Past Controversies!

‘Those paintings, how they arouse people’

Back in 1973 I won a prize at the North Shore Arts Festival in Auckland. My painting was considered by some to be quite controversial at the time and it has certainly been eye opening (and perhaps shocking!) for my assistant who has been reading and copying the old newspaper clippings and articles from that time.

As yet I have been unable to locate a colour image of the painting, but the colours would be similar to those in this blog post about some other works of mine from that period, which are still in the collection at the Auckland Art Gallery Toi O Tamaki

Below are a few of those newspaper articles and clippings which I have kept in a scrap book for many years, but which my assistant insisted must see the light of day – she seemed to find it fascinating and thought others would too.

Note the wonderful composition of this photograph with the head of Festival President Ron Forbes covering the ‘offending’ area!
The article is from the North Shore Times, February 1973.

It seems I caused rather a stir, some of the opinions written in to the papers are hilarious – or infuriating – depending on your viewpoint.

This – signed ‘Not a Prude’ – is a particularly ugly example (the original clipping is rather damaged so I will quote a section):

Two ugly, course, grotesque figures, sprawled out, one in a most disgusting attitude, and not in any way pleasing to the eye…. why not paint two nice young girls (nudes, if he likes) with lovely long flowing hair, throwing a beach ball.

From the opinion s section of the North Shore Times Advertiser,
February 1973

I feel that the author of this letter has said a lot more about himself than the painting – and not in a good way!

Here is a more positive one though:

In fact there were many positive responses, and the painting was bought by Grahame Chote, collector and director of the International Art Centre, Auckland. I recently got in touch with his daughter Fran Davies who is now the director, and she was able to provide me with this image of the painting in their downstairs gallery in the early ’70’s.

Image supplied by International Art Centre, Auckland, New Zealand. 

The following article is Grahame’s response in the Auckland Star, to the controversy surrounding the painting.

And from the newsletter:

He was not the only interested party:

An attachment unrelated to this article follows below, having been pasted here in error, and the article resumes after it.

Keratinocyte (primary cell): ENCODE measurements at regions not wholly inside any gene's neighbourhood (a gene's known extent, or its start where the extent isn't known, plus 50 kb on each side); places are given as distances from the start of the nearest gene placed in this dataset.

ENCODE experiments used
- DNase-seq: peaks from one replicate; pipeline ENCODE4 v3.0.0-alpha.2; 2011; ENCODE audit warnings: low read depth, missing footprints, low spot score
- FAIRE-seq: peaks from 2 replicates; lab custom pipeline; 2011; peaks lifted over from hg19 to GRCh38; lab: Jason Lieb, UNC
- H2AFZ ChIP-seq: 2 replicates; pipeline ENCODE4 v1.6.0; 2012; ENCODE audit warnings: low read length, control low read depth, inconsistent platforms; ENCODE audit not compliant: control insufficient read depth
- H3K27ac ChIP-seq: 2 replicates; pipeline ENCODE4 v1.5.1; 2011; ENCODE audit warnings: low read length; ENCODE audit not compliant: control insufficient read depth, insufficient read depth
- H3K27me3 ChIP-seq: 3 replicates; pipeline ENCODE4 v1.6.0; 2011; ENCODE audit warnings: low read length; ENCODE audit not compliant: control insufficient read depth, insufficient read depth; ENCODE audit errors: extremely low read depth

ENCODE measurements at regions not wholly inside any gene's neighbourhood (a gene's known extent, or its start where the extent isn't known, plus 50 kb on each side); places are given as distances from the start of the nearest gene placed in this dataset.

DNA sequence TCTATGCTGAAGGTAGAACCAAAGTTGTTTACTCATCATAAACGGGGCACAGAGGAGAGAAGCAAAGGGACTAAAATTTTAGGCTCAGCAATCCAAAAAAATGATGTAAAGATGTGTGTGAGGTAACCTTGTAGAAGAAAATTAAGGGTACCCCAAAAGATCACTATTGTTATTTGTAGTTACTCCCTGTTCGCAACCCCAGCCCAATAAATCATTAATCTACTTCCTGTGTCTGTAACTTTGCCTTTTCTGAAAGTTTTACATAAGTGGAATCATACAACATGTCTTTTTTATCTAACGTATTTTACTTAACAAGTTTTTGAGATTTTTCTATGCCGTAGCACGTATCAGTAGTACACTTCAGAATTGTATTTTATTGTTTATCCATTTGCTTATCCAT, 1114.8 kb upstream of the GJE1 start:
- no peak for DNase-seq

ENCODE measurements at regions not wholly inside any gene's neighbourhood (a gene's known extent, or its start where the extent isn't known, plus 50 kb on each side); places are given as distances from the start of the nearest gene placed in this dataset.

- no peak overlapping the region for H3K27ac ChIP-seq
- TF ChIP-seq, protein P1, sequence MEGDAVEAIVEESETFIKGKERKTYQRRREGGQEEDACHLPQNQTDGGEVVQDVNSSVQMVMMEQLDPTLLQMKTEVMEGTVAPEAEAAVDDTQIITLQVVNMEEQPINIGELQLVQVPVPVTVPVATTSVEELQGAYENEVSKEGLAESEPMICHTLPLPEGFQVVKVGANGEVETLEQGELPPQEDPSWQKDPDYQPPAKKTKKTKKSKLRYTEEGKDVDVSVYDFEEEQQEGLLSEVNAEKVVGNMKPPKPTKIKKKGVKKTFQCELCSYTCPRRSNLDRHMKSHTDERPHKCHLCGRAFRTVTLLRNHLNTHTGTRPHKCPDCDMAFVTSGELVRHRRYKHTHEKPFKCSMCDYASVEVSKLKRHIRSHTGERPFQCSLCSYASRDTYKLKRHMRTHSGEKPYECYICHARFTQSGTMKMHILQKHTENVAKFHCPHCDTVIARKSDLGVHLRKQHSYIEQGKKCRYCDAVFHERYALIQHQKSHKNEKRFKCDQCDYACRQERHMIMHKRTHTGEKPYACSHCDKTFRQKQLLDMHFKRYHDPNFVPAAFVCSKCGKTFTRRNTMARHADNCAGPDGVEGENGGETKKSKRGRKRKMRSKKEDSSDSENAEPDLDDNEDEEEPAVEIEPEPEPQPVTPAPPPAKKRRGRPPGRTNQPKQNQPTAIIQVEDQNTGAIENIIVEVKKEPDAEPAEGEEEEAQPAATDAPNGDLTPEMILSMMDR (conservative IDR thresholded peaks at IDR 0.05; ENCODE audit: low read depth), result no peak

I would love to know who those ‘American tourists’ were! [Ed.]

However, the controversies continued:

You never would have thought I was such an enfant terrible in my youth… would you??!!

Forthcoming Exhibitions

Abstract Generations

6 June – 7 July

David Armitage, River Bend. Abigail Myers, Dichotomy 2

Studio + Gallery, Seaford. Thursdays – Sundays, 11-5.

Private opening party Saturday 8 June. Email for enquiries.

Artists Q&A, Saturday 22 June 3.30. Contact gallery.

Walk and talk, Saturday 6 July 3.30. Contact gallery.

Two artists whose work spans a generation from abstract expressionism to contemporary abstraction. David Armitage has been painting for over 40 years and his work is held in public and private collections around the world. His assistant Abigail Myers was educated in the era of conceptual and urban art. Both are contemporary abstract artists with shared, and diverse, inspirations; resulting in a collection of paintings which are divergent and yet share a commonality.

Studio+Gallery, 21 Church Street, Seaford, BN25 1HD

info@studioplusgallery.com, 07511 817366

studioplusgallery.com


Artwave Festival 2019

I will once again be opening my studio for Artwave festival. 17 August – 1 September. More details to follow.

Momento Mori. Goodbye Francis.

OK, so he eventually drowned in his own polish, but he was way ahead of whoever  was in second place.

Memento Mori / Goodbye Francis. Acrylic and dye on canvas. 108 x 87 cm. David Armitage.

Music Box – Salome

Salome

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Salome, Acrylic on paper, 70 x 35 cm

The original play ‘Salome’ was written, in French, by Oscar Wilde. Richard Strauss saw the play and immediately set to work on producing a German operatic version. It was duly performed in 1905.
What with a heady mix of the biblical, the erotic, and the murderous all wrapped up in splendid music it was controversial to say the least, and banned in London until 1907.
Towards the end of the opera, after quite a bit of to-ing and fro-Ing, Salome, who must have been quite a girl, performs the then startling ‘dance of the seven veils’ before the besotted King Herod, finishing up lying naked at his feet.